Basal ganglia hemorrhage

Case contributed by Mark Rodrigues
Diagnosis certain

Presentation

Sudden onset left sided weakness

Patient Data

Age: 90 years
Gender: Female
ct

Large right sided intracerebral hematoma. It involves both deep (basal ganglia) and lobar (frontal and temporal lobes) structures.  Its epicenter is within the right basal ganglia. The hemorrhage extends into the intraventricular space.

There is significant mass effect relating to the hematoma and perihaematomal white matter edema causing midline shift, compression of the third ventricle and partial effacement of ipsilateral cortical sulci.

Severe generalized cerebral volume loss. Mild periventricular low attenuation in keeping with small vessel change.

Heavily calcified right parafalcine extra-axial mass in keeping with a meningioma. No associated mass effect or parenchymal edema.

Case Discussion

Large right intracerebral hemorrhage. It involves both the deep and lobar structures, causing significant mass effect.

Identifying whether an ICH is lobar or deep is important as this in part determines the likely underlying etiology as well as the prognosis (deep ICH are usually related to hypertensive arteriopathy, whereas lobar ICH can be due to hypertensive arteriopathy or cerebral amyloid angiopathy, with a higher recurrent ICH rate). In cases such as this one, establishing whether an ICH is lobar or deep is difficult.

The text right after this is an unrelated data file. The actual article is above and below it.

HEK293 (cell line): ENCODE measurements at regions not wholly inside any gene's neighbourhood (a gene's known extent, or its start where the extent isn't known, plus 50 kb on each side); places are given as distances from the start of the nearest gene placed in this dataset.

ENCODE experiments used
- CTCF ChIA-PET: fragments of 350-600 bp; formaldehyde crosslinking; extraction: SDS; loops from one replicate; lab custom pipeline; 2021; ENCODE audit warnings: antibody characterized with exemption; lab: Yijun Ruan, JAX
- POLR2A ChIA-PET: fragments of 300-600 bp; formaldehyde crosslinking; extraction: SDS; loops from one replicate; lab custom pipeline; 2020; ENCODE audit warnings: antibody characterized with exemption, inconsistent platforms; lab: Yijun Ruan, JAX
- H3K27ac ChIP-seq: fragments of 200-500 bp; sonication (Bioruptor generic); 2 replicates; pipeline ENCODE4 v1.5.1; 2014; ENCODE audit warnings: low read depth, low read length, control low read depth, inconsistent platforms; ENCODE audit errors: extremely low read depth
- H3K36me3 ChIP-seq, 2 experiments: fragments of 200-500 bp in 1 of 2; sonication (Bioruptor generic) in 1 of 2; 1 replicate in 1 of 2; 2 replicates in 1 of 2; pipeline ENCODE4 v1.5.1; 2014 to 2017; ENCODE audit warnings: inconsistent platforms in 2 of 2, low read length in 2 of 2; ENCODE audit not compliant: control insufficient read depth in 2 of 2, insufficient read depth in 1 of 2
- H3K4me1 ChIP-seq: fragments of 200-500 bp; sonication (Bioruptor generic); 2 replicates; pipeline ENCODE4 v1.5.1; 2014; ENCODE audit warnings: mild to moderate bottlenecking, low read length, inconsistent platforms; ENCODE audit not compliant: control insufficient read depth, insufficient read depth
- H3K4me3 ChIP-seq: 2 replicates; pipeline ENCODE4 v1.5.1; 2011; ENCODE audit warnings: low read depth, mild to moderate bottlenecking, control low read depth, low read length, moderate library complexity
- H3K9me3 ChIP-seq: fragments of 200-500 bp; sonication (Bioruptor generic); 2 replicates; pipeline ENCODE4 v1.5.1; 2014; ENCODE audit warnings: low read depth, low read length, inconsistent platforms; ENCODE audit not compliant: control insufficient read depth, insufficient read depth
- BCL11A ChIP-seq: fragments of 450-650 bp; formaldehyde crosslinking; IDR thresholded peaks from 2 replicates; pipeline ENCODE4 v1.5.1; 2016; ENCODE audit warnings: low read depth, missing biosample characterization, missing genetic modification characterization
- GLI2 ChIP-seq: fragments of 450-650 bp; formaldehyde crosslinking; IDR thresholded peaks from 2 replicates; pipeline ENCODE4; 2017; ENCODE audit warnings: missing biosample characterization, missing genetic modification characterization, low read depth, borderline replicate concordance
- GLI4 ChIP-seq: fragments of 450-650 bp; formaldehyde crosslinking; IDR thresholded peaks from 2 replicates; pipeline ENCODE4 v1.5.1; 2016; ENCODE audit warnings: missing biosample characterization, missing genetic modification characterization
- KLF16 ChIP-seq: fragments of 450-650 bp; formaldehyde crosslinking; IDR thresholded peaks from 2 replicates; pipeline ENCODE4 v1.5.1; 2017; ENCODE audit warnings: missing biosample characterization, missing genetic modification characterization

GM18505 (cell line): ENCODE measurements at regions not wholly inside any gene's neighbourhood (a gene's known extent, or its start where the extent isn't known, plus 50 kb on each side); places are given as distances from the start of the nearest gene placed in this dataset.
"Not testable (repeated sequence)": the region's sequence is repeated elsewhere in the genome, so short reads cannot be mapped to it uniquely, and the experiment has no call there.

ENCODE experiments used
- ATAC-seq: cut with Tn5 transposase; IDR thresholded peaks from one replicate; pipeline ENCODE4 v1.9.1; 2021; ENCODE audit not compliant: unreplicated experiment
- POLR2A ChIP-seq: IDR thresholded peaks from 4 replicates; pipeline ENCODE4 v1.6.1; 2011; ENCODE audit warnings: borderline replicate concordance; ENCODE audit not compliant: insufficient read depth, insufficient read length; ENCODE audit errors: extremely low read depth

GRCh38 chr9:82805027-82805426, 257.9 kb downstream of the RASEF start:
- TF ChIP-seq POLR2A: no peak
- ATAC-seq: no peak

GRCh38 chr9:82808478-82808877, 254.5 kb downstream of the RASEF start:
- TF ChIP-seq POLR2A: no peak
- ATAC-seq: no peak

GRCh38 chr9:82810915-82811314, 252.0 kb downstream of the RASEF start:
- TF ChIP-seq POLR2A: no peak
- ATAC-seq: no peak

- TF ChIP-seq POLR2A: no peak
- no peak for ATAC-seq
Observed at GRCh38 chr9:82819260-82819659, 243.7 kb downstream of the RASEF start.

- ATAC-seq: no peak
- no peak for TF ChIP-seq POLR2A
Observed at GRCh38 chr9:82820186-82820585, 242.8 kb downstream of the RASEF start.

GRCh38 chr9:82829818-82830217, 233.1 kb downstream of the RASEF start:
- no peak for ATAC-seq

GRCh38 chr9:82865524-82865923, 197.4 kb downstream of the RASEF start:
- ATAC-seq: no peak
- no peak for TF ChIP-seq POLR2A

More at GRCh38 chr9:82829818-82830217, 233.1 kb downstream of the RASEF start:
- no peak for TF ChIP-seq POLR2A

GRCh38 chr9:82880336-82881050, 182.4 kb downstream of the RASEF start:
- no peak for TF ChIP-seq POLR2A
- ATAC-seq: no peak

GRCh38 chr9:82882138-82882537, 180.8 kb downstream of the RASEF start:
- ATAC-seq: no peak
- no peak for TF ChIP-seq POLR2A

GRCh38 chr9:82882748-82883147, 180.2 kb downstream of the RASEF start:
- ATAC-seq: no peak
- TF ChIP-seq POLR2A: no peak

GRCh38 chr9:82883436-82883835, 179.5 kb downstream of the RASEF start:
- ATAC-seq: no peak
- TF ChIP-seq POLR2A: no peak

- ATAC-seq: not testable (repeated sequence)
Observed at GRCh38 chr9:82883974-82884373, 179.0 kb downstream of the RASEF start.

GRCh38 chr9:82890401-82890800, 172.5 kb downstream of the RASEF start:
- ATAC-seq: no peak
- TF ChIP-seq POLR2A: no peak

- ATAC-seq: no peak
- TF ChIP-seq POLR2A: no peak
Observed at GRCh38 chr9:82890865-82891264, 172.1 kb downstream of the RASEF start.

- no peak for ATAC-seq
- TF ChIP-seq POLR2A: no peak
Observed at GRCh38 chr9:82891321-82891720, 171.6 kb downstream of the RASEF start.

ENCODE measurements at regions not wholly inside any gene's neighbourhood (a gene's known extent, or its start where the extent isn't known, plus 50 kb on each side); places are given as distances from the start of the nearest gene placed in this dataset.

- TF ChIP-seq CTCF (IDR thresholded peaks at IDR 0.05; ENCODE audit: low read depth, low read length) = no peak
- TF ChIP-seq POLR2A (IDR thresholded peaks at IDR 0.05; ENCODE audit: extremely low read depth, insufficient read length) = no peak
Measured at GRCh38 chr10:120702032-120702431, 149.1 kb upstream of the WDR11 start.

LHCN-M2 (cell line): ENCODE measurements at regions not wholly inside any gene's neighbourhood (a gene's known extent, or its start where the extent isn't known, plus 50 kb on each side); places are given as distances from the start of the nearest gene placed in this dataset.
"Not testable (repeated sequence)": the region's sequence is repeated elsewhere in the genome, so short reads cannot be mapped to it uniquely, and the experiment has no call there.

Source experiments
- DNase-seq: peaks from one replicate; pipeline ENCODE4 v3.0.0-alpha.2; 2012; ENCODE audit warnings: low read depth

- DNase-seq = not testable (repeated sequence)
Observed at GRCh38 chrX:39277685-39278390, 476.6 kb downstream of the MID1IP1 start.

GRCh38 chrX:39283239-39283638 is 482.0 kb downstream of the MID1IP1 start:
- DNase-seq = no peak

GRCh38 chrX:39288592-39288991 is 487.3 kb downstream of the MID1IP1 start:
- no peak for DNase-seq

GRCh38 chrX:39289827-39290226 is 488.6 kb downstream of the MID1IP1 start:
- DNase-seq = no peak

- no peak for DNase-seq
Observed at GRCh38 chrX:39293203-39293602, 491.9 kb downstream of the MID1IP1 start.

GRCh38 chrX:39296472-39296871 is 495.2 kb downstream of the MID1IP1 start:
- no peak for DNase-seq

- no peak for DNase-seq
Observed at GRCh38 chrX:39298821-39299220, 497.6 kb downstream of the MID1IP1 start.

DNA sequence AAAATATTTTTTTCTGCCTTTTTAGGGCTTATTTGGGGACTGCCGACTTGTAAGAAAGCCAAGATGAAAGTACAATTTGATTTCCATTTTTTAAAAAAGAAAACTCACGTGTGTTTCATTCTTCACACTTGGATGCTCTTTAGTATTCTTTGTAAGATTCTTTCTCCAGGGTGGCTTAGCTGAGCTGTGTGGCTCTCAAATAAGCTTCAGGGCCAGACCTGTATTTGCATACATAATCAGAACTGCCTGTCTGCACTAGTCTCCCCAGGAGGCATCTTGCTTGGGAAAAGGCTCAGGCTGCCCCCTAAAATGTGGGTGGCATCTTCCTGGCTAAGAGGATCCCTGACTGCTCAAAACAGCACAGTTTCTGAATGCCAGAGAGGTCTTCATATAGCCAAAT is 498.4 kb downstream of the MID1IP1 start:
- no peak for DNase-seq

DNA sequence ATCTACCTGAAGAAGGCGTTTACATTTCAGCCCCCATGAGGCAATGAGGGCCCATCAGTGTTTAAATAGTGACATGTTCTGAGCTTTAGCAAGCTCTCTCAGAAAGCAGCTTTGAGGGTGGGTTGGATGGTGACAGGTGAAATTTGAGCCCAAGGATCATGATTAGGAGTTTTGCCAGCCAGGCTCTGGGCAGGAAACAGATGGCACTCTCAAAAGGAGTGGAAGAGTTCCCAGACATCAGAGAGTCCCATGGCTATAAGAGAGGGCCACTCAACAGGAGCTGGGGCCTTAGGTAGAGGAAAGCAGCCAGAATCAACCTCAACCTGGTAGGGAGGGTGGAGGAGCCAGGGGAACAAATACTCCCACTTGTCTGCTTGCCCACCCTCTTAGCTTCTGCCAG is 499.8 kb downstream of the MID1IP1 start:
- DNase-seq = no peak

The Cerebral Hemorrhage Anatomical RaTing inStrument (CHARTS) is a recently published research tool which aims to improve observer agreement. The epicenter of this hemorrhage (axial slice with the biggest ICH diameter) is within the right basal ganglia, so this hemorrhage would be classified as "uncertain but probably deep".

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PATHOLOGY: Post mortem showed extensive right intracerebral hematoma centered on the right basal ganglia and extending into the periventricular white matter. Severe small vessel change and fibrinoid necrosis in relation to the area of hemorrhage. There was no significant beta amyloid deposition on immunohistochemistry, and no vascular malformation.

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